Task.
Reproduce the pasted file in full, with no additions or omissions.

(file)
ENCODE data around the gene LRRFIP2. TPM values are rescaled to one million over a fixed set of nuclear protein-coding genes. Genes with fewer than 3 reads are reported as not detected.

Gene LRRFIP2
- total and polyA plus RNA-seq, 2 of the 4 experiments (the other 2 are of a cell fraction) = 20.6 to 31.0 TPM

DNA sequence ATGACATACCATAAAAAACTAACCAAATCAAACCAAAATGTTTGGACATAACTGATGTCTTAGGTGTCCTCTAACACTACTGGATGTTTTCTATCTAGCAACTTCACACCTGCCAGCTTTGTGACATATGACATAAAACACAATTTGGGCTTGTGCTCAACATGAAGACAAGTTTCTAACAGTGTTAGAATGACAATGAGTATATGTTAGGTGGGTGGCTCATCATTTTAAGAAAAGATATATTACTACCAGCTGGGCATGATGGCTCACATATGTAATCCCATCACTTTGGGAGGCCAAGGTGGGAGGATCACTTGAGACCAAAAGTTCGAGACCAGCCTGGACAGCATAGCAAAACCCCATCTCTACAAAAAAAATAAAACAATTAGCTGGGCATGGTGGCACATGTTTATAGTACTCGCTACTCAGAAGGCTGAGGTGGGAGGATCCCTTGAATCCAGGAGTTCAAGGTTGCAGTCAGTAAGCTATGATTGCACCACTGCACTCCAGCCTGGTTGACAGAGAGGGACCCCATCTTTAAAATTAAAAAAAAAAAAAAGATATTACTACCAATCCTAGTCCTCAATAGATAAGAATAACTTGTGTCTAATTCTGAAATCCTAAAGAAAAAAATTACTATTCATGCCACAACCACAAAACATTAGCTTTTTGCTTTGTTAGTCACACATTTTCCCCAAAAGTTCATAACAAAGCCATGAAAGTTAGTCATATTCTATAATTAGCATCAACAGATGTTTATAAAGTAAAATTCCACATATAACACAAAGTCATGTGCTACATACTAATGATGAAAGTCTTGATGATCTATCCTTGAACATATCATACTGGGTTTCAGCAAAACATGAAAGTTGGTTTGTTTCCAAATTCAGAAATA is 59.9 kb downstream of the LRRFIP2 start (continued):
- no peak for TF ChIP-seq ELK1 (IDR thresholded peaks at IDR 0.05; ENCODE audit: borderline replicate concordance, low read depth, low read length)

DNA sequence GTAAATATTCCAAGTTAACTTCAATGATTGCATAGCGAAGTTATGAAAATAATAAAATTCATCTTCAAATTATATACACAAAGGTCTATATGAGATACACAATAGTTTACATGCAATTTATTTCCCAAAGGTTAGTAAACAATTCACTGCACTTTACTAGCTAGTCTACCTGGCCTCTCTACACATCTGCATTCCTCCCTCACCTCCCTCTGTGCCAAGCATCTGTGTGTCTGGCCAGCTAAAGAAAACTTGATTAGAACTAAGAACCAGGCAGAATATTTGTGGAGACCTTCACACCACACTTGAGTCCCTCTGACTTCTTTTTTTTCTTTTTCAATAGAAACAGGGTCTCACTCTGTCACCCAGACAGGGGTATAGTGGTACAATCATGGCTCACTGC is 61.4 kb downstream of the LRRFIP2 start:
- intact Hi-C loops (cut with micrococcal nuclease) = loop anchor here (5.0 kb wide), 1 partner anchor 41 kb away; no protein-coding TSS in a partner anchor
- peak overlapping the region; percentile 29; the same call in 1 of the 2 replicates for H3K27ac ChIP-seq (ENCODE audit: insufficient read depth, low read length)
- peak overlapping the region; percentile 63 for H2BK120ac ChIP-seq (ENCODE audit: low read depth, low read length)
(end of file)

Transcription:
ENCODE data around the gene LRRFIP2. TPM values are rescaled to one million over a fixed set of nuclear protein-coding genes. Genes with fewer than 3 reads are reported as not detected.

Gene LRRFIP2
- total and polyA plus RNA-seq, 2 of the 4 experiments (the other 2 are of a cell fraction) = 20.6 to 31.0 TPM

DNA sequence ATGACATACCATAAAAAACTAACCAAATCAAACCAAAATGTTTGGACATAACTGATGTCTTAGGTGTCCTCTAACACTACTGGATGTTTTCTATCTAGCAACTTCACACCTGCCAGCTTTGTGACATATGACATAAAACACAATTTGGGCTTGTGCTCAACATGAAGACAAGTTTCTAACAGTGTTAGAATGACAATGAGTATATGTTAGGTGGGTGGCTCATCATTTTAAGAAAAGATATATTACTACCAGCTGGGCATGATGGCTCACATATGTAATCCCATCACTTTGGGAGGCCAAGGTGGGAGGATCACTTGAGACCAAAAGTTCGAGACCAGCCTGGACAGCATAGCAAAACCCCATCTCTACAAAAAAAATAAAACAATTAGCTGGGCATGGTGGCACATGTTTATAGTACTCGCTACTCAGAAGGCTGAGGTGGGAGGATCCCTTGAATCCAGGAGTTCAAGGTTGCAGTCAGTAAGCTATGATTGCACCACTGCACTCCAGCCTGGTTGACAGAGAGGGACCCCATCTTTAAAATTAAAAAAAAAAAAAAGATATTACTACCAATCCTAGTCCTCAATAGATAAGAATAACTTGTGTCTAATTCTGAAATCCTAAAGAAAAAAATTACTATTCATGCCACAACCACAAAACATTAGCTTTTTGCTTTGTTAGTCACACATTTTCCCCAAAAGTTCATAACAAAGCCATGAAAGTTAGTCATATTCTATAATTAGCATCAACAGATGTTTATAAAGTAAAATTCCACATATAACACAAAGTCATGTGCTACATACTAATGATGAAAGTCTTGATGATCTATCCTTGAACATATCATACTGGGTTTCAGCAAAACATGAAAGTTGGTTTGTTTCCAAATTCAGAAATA is 59.9 kb downstream of the LRRFIP2 start (continued):
- no peak for TF ChIP-seq ELK1 (IDR thresholded peaks at IDR 0.05; ENCODE audit: borderline replicate concordance, low read depth, low read length)

DNA sequence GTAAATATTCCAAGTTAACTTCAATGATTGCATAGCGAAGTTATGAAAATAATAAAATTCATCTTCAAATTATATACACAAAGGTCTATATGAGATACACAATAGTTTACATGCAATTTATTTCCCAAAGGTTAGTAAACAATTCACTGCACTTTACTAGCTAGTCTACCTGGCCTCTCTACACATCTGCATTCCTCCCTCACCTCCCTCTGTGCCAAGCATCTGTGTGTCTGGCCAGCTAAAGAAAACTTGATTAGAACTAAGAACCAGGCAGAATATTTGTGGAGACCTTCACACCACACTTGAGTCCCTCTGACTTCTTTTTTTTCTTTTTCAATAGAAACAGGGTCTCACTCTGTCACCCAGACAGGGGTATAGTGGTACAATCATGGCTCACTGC is 61.4 kb downstream of the LRRFIP2 start:
- intact Hi-C loops (cut with micrococcal nuclease) = loop anchor here (5.0 kb wide), 1 partner anchor 41 kb away; no protein-coding TSS in a partner anchor
- peak overlapping the region; percentile 29; the same call in 1 of the 2 replicates for H3K27ac ChIP-seq (ENCODE audit: insufficient read depth, low read length)
- peak overlapping the region; percentile 63 for H2BK120ac ChIP-seq (ENCODE audit: low read depth, low read length)